The end of pregnancy brings with it a lot of changes. One key change for many women is the beginning of painful contractions that make it difficult to discern Braxton-Hicks contractions from the real thing. Learning how to time contraction length and frequency will help you to tell the difference between false labor and real labor, so you can get medical help promptly when the time comes.
Why Is Contraction Timing Important?
Contraction timing is important for several reasons. First, it gives you an idea of whether you are in real labor or if your uterus is still warming up for the real event. Many women have steadily worsening false labor in the weeks leading up to labor. The contractions in false labor, also known as Braxton-Hicks contractions, will usually have an irregular length and timing. One may last 30 seconds while the next is one minute and yet another 15 seconds. The distance from one contraction to the next will be similarly erratic.
Real labor, on the other hand, has contractions of a steady and predictable length. In addition, the time from one contraction to the next becomes very regular. Contractions slowly become more frequent and closer together. Timing your contractions will make it clear whether this is real labor or not.
Proper Timing of Contractions
One of the most important things to remember when learning how to time contractions is their frequency. This is the length of time from the beginning of one contraction to the beginning of the next. It is important to time this rather than the time between contractions because this measurement is how obstetricians and labor nurses determine when you are in labor.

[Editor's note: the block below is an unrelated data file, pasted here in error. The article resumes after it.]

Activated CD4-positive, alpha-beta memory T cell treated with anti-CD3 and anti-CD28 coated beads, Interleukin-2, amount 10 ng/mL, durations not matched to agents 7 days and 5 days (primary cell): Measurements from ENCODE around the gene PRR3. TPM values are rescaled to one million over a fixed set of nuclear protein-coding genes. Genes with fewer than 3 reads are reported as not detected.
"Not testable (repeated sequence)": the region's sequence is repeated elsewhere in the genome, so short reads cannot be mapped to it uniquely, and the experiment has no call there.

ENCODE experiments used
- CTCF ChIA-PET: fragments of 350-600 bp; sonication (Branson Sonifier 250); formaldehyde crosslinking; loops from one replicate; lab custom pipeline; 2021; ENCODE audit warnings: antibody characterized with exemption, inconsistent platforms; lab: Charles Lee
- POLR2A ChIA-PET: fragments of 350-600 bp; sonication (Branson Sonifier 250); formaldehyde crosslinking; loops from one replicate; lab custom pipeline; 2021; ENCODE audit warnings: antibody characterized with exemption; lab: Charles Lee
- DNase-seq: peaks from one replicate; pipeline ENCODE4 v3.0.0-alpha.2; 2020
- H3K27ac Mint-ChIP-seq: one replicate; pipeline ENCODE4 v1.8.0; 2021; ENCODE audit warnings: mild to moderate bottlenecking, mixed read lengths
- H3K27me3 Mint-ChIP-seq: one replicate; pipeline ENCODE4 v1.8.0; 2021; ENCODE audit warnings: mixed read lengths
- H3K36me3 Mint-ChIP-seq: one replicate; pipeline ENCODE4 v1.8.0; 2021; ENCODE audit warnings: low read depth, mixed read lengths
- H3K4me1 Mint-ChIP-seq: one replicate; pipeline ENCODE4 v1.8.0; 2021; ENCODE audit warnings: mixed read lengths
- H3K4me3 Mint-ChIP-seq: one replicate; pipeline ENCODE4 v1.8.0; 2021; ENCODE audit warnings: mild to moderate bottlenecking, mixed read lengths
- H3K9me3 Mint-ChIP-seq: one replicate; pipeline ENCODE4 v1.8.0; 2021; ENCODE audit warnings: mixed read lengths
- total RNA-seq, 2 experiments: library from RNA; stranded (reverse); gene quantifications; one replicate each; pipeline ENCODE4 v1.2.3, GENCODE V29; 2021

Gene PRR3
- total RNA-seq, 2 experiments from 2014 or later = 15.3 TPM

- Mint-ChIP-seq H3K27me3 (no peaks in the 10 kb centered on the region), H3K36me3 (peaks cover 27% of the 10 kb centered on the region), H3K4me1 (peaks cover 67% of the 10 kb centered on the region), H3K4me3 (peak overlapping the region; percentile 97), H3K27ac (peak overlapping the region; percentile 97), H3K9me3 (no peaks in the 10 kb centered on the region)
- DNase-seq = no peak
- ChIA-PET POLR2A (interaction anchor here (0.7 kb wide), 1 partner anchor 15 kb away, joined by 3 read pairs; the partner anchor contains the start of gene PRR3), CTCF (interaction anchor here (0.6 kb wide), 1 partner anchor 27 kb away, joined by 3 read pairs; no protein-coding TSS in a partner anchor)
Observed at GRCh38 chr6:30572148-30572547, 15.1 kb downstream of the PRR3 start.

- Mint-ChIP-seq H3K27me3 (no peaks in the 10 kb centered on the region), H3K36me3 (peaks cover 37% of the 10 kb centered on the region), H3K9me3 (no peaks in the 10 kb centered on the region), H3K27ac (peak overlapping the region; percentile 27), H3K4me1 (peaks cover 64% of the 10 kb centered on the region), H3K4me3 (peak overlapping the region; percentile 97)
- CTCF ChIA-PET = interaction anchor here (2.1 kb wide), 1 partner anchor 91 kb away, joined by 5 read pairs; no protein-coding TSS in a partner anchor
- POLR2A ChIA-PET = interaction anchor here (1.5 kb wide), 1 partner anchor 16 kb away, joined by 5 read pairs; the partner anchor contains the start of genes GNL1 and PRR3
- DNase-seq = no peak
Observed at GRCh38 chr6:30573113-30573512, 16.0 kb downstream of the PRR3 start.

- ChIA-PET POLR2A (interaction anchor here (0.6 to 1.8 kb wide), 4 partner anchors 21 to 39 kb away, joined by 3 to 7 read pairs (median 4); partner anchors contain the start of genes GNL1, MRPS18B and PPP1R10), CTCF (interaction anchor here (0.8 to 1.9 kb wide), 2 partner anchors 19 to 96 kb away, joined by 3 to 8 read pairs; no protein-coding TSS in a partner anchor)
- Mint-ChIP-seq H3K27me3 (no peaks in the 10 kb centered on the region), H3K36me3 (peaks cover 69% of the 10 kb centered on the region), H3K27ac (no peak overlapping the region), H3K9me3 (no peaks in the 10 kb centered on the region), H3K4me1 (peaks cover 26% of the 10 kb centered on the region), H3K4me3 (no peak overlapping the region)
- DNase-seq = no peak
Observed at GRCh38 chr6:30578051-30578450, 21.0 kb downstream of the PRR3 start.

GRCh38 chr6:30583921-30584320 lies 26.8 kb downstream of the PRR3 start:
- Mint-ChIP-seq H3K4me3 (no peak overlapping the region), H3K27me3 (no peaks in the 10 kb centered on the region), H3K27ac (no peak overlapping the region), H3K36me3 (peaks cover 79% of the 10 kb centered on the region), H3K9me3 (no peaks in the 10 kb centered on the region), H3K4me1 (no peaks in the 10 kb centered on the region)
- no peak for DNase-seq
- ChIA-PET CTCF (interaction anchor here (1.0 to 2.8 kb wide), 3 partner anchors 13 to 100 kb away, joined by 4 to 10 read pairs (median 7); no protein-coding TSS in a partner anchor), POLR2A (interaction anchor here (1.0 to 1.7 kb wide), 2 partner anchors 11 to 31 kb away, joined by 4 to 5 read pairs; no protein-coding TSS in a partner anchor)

There are a few other things that you should know when trying to decide whether you are in labor. First, you should keep track of the length of your contractions. True labor usually involves contractions of predictable length. They may steadily become longer but should not dramatically or quickly change. If your contractions become so long that you do not have much rest between them, a condition called tachysystole, you may need immediate medical intervention.
The 5-1-1 Rule: How to Know When You Are in Labor
Many people run to the hospital as soon as their contractions reach five minutes apart. However, this leads to a lot of false alarms. Most experts in birth look to a “5-1-1” rule to determine when it is time to head for the labor and delivery ward. The frequency of your contractions is not the only indication that you are in labor. In general, most women will be in labor once they have had contractions five minutes apart lasting at least one minute for about one hour.
There are several variations of the 5-1-1 rule. Some professionals use 3-1-1 or 4-1-1. However, it is generally acceptable to go to the hospital when your contractions are five or less minutes apart and have been so for a considerable length of time.
Contractions can be painful and even scary. However, they are usually an exciting occurrence because it means that a baby is on the way. Learning to time them properly will ensure that you make it to the hospital at the right time.